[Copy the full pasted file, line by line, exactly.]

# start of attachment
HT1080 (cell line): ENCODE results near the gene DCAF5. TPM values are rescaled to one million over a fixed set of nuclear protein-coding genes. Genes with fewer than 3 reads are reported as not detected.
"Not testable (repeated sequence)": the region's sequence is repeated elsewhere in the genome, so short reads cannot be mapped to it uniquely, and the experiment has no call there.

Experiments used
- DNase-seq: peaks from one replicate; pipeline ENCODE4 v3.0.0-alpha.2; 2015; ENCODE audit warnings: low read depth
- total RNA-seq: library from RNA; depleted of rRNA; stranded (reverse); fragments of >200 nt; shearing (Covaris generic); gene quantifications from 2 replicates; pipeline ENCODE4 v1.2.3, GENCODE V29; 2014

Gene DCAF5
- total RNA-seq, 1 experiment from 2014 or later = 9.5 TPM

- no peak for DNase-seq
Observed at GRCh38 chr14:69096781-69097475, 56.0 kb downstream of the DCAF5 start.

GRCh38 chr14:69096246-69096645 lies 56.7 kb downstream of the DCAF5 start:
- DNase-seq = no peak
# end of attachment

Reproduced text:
HT1080 (cell line): ENCODE results near the gene DCAF5. TPM values are rescaled to one million over a fixed set of nuclear protein-coding genes. Genes with fewer than 3 reads are reported as not detected.
"Not testable (repeated sequence)": the region's sequence is repeated elsewhere in the genome, so short reads cannot be mapped to it uniquely, and the experiment has no call there.

Experiments used
- DNase-seq: peaks from one replicate; pipeline ENCODE4 v3.0.0-alpha.2; 2015; ENCODE audit warnings: low read depth
- total RNA-seq: library from RNA; depleted of rRNA; stranded (reverse); fragments of >200 nt; shearing (Covaris generic); gene quantifications from 2 replicates; pipeline ENCODE4 v1.2.3, GENCODE V29; 2014

Gene DCAF5
- total RNA-seq, 1 experiment from 2014 or later = 9.5 TPM

- no peak for DNase-seq
Observed at GRCh38 chr14:69096781-69097475, 56.0 kb downstream of the DCAF5 start.

GRCh38 chr14:69096246-69096645 lies 56.7 kb downstream of the DCAF5 start:
- DNase-seq = no peak